The Post

It’s taken a year but with The Post we have the first anti-Trump feature film. Although in terms of its production the movie has taken less than a year. Shooting didn’t start until last May and twelve months ago stars Meryl Streep and Tom Hanks hadn’t even seen a script. Such is this historical picture’s relevance to current times that Steven Spielberg has done all he can to get it into cinemas as soon as possible.

The film is about Katherine Graham, owner of the Washington Post, and Ben Bradlee, her editor, as they make the decision to publish details of The Pentagon Papers in defiance of sitting President Richard Nixon and possibly in defiance of the law. This is a movie about how the free press should stand up to the leader of the free world, about how those that report the news should not be intimidated by the arrogant bullying of an unfit and deceitful commander in chief. Now is definitely the time to tell this story.

The Pentagon Papers were a set of confidential government reports written in 1967 on the state and progress of the Vietnam War. The documents made it clear how the U.S Government, under Eisenhower, Kennedy and especially under Johnson and Nixon had been secretly bombing Cambodia and Laos, running covert missions into North Vietnam and how they had been lying about this not only to the public but to Congress as well. Essentially it showed that the office of the President had known that victory was unlikely in Vietnam but still they had been sending more resources and sacrificing more troops in an attempt to save face. The papers were leaked first to The New York Times and then to The Washington Post in 1971 when the conflict was still raging on.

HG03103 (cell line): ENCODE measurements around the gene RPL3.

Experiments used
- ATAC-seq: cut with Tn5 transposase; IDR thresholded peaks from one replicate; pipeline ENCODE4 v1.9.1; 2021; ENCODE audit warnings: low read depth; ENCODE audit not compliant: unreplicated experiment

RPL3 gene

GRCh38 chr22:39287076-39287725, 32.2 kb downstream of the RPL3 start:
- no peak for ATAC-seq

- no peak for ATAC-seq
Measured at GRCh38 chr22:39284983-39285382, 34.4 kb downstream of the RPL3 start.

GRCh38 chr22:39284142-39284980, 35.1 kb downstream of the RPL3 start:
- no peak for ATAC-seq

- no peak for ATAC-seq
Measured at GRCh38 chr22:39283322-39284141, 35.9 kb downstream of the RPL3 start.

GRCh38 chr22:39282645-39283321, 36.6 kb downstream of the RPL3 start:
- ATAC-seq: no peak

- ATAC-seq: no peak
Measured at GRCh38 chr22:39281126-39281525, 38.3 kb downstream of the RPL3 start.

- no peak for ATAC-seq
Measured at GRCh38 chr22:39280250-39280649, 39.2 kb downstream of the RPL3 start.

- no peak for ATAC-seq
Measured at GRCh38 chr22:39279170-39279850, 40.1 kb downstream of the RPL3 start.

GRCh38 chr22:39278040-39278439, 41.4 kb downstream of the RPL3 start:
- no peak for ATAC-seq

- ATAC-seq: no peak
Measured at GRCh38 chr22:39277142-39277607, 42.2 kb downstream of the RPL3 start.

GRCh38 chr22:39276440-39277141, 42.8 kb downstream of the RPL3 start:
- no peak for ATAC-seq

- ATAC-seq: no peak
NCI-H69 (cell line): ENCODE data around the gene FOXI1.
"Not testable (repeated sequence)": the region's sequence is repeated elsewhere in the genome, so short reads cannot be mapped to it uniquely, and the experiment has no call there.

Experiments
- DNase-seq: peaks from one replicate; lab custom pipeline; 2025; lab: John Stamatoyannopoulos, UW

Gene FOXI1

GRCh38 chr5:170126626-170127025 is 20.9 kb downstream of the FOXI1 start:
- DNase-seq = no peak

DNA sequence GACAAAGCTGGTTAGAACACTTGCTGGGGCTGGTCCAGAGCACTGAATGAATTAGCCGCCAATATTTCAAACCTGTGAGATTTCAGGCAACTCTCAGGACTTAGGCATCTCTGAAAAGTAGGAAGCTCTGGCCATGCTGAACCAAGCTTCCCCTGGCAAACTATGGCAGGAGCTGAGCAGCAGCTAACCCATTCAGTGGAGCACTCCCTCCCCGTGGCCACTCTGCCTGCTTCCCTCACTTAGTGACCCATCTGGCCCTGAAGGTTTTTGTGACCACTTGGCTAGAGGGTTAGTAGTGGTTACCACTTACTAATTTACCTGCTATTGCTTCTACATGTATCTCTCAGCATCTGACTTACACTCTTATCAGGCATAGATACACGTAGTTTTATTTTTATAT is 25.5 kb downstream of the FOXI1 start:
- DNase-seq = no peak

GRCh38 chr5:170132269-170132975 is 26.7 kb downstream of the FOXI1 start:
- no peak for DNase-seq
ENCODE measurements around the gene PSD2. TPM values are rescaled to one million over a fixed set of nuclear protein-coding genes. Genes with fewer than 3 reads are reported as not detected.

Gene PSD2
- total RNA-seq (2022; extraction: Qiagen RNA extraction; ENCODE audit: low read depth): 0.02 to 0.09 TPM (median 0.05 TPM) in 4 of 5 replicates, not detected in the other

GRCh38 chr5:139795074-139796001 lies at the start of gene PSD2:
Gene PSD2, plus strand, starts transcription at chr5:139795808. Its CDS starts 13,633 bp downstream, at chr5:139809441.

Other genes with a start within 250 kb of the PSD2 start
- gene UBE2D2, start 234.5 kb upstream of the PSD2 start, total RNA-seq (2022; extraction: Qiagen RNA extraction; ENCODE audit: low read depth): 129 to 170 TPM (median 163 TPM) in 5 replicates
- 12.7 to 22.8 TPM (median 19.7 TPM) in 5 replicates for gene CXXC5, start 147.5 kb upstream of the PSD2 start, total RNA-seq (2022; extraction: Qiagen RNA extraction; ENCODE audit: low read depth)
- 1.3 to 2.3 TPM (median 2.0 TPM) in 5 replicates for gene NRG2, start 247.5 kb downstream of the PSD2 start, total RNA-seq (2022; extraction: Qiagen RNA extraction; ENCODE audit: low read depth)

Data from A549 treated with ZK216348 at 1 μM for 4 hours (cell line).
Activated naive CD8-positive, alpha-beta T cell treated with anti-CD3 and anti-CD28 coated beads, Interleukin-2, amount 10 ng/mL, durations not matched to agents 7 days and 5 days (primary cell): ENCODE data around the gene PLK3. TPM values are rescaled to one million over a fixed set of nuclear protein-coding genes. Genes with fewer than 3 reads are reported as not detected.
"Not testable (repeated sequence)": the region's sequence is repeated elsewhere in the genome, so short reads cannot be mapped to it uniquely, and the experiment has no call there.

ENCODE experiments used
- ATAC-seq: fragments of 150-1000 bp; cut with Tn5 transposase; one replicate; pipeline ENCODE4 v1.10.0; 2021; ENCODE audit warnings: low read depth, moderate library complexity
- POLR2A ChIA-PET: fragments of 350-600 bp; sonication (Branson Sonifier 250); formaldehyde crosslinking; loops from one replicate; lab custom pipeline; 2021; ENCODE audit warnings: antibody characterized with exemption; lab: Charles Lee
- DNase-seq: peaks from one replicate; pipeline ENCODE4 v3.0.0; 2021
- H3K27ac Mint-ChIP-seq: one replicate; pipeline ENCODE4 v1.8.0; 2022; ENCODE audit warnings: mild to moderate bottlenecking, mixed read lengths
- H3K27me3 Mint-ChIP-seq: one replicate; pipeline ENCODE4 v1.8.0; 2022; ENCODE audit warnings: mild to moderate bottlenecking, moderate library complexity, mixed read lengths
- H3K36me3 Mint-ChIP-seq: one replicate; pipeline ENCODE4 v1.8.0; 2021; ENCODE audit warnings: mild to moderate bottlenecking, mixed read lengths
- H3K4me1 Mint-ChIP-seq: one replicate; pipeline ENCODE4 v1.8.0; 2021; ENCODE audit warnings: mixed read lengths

Of course following on from publicising this scandal Katherine Graham and her newspaper went on to expose Watergate but this is the part of the tale that needs to be showcased. Not just because All The President’s Men already featured Watergate but because this film is about standing up to a President, not bringing one down. It is also important that it centres on The Washington Post’s part in this rather than The New York Times’ (if there is any historical inaccuracy in this it is in playing down The NY Times’ involvement) because this is a woman’s story. (Interestingly Graham did not feature at all in All The President’s Men, where Tom Hanks’ Bradlee was played by Jason Robards.)

The Post has a strong feminist message but only in that it tells of a woman standing up for herself in a male dominated profession rather than demonstrably showing someone sticking it to the man. No one is deliberately sexist toward Graham, she is respected, but she is constantly underestimated because of her gender. As portrayed by Streep she doesn’t believe that she is up to the job she has inherited following her husband’s suicide either but as history asks her to step up, her story begins. As she is forced to make important decisions she goes from being Florence Foster Jenkins, unsure and naive, to Miranda Priestly, decisive and confident. In thirty one films this is only Spielberg’s fourth female protagonist but just like The BFG’s Sophie, Celie in The Colour Purple and Goldie Hawn’s Lou from The Sugarland Express there is authentic fortitude in how she is presented. Hanks is great, of course, but this is one of his rare supporting roles. There is a really strong scene where he thinks that he is the most important player but Sarah Paulson as his wife beautifully womansplains to him how he’s really not.

This is not the showy Spielberg of Jurassic Park and Indiana Jones (and no doubt March’s Ready Player One), it is the more reserved director of Schindler’s List and Lincoln. Still though The Post manages to present office conversations in a way that is as compelling as a shark approaching the beach or close ups of printing presses as eye catching as close encounters with aliens. It is a superb film and I hope it inspires the right people in the right jobs to stand against those totally unfit for theirs.

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